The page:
5 Guerrilla Marketing Tactics to Learn from Twisted Sister
Content marketing inspiration from the savviest brand in metal
December 27, 2016
Editor's note: This post originally appeared on the LinkedIn Marketing Solutions EMEA blog.
Not all musicians are great marketers; not all bands get to become global brands. However, when a band battles through the New York glam and punk scene of the early 1970s – and is still playing to crowds of 100,000 plus four decades later, you know you’re dealing with smart, savvy and inherently innovative marketing brains. Twisted Sister, which Jay Jay French first founded back in 1972, is one of those bands. And when I interviewed Jay Jay for a unique double episode of the Sophisticated Marketer’s Podcast (Part 2 of which was released today), it quickly became clear that it was an envelope-pushing, guerrilla marketing instinct that helped to make them that way.
Twisted Sister haven’t just kept going for 40 years, they’ve kept innovating, kept finding new ways to connect to audiences, and kept a close eye on what their brand means and how best to express it in a changing media landscape. That’s why their fanbase is even larger now than when they broke through in the clubs of New York and Long Island (the subject of We are Twisted F&*king Sister, the hottest current documentary on Netflix), or when they were one of the most popular (and controversial) MTV acts of the 1980s.
It struck me that Jay Jay and frontman Dee Snider have cracked the key objectives for any marketer figuring out how to adapt, evolve and build a resilient and relevant brand. Here are the five lessons I believe any marketer should learn from how they did it:
Never forget the power of paid-for media
What does a hard-working band do when the only way to get played on the radio is through having a recording contract – and you haven’t been able to persuade a record label to give you one? For Jay Jay and Twisted Sister the answer was simple. If the established music shows wouldn’t play their stuff – they’d take over the ad breaks instead. The band started buying radio ads to promote their gigs in the clubs of New York and New Jersey – and devoted the majority of the airtime during each ad to playing their new single. The result? Everyone heard their songs – and everyone coming to their gigs thought they were watching a band with a hit record, rather than one with (technically) no records at all.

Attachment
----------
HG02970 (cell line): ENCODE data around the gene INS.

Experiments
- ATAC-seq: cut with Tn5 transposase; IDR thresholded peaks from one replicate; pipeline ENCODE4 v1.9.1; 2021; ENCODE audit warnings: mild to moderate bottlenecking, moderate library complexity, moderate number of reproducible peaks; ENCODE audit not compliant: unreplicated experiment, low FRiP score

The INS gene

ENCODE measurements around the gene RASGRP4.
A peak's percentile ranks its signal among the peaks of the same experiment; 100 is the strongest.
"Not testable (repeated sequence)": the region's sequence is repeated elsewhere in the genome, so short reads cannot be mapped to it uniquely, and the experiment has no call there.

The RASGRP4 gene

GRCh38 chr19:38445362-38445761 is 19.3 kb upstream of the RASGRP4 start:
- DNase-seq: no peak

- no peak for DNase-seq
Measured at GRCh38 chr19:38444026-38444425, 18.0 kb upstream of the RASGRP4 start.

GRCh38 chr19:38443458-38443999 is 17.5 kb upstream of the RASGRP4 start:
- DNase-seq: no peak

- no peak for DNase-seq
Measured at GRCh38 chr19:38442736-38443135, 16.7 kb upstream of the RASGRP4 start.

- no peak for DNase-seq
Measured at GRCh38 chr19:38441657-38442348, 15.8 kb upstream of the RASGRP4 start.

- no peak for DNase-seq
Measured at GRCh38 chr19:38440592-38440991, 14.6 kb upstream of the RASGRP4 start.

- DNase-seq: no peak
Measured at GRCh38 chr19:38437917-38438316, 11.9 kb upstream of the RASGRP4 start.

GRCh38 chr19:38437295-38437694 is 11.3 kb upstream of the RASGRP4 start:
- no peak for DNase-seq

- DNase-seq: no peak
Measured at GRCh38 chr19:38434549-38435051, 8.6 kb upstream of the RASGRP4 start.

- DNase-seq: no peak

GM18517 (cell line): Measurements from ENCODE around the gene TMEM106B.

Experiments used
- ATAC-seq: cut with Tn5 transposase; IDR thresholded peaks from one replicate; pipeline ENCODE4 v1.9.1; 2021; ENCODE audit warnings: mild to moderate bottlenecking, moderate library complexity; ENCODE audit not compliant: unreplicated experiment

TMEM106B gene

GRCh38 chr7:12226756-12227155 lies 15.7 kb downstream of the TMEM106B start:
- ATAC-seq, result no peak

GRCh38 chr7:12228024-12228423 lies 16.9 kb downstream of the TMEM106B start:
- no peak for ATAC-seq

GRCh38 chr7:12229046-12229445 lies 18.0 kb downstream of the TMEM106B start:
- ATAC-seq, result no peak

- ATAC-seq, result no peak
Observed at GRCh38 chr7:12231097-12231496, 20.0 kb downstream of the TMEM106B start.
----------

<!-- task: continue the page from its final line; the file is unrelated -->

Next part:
Jay Jay is the first to admit that the same tactic would be a non-starter today – radio ads are a lot more expensive than they were in the early 1970s. However, his example shows how innovative use of paid-for media can help get your story across even when the establishment isn’t ready to listen. And that’s a great principle for any guerilla content marketer.
Know which touchpoints drive revenue – and which build your brand
The most frustrating thing about my own time in the music industry was the refusal of established labels to adapt to the arrival of digital music. You certainly can’t accuse Jay Jay French of that. He talks about how Twisted Sister cared a lot less about their music and videos being shared for free than they would have done if nobody had wanted to share them. It was digital music distribution that built huge audiences for the band across regions like South America where they would otherwise have remained unknown. It doesn’t mean that the band wanted to work for free – but they recognised the difference between touchpoints that were building their brand (freely shared digital tracks) and experiences that people were prepared to pay for (the legendary Twisted Sister live act). Now that the band have played their final gig (they stepped off stage for the last time this year), he’ll need to find a different business model. But then, that’s what innovative marketers do.
Don’t be afraid to revisit old formats